TCP       <— RMI/JRMP socket for connecting to the JMX MBeanServer
TCP       <— RMI server socket
TCP       <— JNDI Service
TCP       <— RMI Port for JNDI Service
TCP       <— JBoss Remoting Connector
TCP       <— JBossTS Service
TCP       <— JBossTS Service
TCP       <— HornetQ JMS Service
TCP       <— HornetQ Netty port
TCP       <— JBoss Remoting
TCP       <— JBoss Remoting ssl
TCP       <— Web server AjpConnector
TCP       <— Web server HTTP Connector
TCP       <— Web services

Clustered servers will additionally open the following ports:

TCP       <— HA JNDI Service
TCP       <— HA JNDI Service
TCP       <— Corba IIOP Service

The Service Binding Manager

The Service Binding Manager co-ordinates which ports the JBoss Application Server instance listens on when it starts up and the Administration Console provides a mechanism for configuring this service to change which ports get used.

The Service Binding Manager can be used to change the default port sets, without changing the single service ports.

Out of the box, the JBoss Application Server 5 ships with four port sets defined as:

* ports-default: The standard ports, for instance JBoss HTTP is on 8080.
* ports-01: The standard ports incremented by 100. For example, HTTP is on 8180
* ports-02: The standard ports incremented by 200. For example, HTTP is on 8280
* ports-03: The standard ports incremented by 300. For example, HTTP is on 8380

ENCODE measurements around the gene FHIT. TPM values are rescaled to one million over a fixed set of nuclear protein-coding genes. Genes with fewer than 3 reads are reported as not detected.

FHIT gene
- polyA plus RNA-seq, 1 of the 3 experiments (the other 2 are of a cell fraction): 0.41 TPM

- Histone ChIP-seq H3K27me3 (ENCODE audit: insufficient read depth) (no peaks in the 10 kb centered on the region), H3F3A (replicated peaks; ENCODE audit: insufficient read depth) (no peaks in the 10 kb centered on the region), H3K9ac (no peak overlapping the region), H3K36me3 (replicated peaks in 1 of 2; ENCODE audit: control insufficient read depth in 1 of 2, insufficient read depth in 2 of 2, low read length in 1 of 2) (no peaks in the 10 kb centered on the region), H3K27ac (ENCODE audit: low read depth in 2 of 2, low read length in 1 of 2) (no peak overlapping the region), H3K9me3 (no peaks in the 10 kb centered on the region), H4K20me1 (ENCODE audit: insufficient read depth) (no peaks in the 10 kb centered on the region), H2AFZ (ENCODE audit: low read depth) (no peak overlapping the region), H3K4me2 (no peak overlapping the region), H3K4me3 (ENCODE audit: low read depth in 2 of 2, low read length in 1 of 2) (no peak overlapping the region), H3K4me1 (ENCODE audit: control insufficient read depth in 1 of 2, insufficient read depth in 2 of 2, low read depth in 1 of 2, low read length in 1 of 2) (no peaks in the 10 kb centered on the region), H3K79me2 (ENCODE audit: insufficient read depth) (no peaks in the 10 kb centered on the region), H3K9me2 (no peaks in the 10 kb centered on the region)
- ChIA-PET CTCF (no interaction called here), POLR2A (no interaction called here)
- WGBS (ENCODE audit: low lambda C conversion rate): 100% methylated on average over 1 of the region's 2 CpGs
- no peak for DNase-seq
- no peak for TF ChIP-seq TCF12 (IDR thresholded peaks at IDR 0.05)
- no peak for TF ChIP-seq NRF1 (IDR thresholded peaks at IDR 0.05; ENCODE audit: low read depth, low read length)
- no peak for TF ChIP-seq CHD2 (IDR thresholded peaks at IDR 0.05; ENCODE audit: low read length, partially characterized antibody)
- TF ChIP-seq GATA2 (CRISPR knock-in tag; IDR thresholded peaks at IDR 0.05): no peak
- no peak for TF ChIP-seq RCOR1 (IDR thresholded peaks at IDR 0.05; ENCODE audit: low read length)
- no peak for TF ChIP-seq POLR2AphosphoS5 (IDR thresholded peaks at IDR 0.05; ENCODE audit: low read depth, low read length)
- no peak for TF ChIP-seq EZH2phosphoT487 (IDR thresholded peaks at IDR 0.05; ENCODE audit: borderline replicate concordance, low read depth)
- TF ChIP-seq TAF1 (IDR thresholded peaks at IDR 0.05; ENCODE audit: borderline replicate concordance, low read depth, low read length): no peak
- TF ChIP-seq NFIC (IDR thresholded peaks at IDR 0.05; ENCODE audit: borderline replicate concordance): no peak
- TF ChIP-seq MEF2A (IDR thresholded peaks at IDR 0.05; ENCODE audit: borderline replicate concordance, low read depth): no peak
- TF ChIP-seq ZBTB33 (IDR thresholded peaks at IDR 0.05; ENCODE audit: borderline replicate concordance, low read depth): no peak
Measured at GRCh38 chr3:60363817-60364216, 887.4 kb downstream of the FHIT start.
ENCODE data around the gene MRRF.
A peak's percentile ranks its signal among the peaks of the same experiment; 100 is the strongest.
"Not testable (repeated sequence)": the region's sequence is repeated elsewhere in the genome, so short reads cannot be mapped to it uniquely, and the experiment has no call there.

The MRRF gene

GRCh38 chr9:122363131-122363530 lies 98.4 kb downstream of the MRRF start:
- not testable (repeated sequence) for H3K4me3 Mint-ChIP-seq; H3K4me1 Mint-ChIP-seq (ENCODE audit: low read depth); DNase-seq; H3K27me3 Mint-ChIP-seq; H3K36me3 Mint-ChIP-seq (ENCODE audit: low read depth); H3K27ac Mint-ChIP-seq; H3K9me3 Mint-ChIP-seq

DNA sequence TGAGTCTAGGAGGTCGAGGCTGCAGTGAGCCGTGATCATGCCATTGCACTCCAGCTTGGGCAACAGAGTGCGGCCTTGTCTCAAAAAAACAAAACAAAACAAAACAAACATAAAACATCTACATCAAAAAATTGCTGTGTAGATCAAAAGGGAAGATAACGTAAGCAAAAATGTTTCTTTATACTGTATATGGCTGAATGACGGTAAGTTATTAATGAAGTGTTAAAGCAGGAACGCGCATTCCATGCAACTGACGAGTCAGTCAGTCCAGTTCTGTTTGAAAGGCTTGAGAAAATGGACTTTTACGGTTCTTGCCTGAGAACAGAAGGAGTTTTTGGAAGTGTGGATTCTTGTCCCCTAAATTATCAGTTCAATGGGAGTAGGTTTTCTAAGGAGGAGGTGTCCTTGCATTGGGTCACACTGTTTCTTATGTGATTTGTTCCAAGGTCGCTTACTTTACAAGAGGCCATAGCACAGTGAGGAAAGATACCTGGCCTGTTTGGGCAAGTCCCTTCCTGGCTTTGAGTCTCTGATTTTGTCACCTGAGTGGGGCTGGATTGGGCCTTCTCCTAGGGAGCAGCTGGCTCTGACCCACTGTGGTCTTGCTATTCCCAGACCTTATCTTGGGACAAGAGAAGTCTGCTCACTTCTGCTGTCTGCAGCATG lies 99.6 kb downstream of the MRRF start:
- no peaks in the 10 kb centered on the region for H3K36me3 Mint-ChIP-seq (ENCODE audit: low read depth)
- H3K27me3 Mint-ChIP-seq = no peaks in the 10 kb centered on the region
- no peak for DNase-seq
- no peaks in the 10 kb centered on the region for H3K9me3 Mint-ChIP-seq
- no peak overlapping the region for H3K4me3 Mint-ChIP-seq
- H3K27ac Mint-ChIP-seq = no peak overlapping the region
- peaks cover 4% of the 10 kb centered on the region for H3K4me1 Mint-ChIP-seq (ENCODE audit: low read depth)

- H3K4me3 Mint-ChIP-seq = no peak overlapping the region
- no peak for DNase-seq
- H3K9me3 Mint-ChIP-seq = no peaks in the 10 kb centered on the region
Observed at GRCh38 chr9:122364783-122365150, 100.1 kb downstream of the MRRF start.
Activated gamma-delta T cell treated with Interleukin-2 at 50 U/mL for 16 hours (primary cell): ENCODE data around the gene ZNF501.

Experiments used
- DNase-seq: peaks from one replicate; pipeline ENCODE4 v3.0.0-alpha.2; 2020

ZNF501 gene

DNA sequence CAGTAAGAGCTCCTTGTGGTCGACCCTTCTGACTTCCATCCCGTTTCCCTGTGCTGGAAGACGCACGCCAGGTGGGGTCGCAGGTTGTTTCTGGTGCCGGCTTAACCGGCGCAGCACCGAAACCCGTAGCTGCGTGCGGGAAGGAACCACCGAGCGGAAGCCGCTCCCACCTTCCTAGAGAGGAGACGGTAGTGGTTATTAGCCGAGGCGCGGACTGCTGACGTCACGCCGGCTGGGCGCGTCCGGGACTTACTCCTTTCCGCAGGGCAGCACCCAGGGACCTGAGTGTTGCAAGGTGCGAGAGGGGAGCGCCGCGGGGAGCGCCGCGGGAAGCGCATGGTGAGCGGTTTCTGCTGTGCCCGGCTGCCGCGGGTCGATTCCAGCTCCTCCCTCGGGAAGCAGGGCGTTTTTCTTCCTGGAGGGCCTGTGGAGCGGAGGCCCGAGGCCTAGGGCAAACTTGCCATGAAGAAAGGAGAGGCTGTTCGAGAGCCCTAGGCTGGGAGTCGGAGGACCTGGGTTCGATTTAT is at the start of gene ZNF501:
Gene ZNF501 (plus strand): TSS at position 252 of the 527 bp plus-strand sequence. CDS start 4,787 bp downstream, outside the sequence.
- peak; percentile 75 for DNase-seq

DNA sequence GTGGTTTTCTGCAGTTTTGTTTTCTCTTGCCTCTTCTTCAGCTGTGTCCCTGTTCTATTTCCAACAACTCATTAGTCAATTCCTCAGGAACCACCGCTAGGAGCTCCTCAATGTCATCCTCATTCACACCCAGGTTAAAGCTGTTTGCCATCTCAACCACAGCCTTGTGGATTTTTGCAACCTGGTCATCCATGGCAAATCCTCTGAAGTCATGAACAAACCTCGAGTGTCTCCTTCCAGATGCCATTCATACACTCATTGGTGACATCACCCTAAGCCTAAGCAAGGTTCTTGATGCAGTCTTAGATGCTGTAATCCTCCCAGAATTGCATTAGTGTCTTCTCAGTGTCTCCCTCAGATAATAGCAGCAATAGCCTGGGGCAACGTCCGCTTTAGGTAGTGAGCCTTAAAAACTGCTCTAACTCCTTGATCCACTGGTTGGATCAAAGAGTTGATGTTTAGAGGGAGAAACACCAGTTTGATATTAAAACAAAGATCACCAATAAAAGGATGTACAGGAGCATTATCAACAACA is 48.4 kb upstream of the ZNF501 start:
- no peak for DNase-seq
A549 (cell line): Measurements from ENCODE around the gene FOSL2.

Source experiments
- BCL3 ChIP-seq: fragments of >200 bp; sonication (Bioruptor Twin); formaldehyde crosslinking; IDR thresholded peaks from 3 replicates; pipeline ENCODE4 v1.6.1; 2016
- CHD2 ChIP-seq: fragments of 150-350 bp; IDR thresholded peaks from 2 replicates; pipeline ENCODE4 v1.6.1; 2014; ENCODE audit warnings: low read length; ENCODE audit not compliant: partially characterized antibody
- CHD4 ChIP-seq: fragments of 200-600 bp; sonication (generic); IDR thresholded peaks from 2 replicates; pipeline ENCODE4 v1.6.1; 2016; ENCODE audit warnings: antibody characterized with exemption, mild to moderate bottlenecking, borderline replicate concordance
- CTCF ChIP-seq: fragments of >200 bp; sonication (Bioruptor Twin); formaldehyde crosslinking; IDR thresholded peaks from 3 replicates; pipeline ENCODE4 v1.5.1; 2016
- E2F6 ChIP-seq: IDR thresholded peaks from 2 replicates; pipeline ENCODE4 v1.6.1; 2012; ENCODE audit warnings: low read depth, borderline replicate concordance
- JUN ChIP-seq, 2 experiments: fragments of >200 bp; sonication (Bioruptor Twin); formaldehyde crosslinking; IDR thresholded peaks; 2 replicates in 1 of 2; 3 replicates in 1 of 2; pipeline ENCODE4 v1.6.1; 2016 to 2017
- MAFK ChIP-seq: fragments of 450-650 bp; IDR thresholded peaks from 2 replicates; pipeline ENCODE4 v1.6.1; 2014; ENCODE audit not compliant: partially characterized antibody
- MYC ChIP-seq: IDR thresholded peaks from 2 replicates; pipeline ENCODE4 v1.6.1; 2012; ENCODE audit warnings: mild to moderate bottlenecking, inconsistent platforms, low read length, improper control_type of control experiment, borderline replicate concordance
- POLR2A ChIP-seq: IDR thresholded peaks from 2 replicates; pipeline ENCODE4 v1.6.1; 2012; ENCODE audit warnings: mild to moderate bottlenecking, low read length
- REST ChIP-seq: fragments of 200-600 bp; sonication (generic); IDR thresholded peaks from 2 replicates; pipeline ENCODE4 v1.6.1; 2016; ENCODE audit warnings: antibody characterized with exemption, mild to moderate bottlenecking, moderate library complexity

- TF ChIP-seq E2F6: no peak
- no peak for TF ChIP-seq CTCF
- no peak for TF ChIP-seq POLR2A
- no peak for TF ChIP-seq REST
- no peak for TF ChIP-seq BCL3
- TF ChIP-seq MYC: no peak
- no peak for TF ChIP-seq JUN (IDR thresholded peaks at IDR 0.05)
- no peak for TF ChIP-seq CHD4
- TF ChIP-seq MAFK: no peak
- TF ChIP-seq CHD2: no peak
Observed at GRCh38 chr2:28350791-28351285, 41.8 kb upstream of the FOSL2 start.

In order to change the port set you can edit the file bindings-jboss-beans.xml and set for example the ports-01


You can as well change the Service Binding ports from the start-up script of the application server. For example:

run -Djboss.service.binding.set=ports-01

This is pretty useful if you don’t have to maintain a separate copy of the all folder if you want to, say, start up multiple instances of JBoss running as a cluster.

You can change Port binding by means of the JBoss AS admin console: reach the Service Binding Manager thorough the path <machine> : JBossAS Servers : JBoss AS 6 (default) : Service Binding Manager.

Next go to its Configuration tab and for the Active Binding Set Name property enter the name of the new port set you wish the JBoss Application Server instance to use and hit the SAVE button at the bottom of the page.

jboss port configuration

Select the Service Binding Sets  folder from the navigation, hit the Add a new resource button on the main panel and enter in the necessary information.
Once you have updated the configuration for the Service Binding Manager, the JBoss Application Server instance must be restarted for those changes to take effect.

See the following article for more details about the error “java.net.BindException: Address already in use: JVM_Bind ” : Solving java.net.BindException: Address already in use: JVM_Bind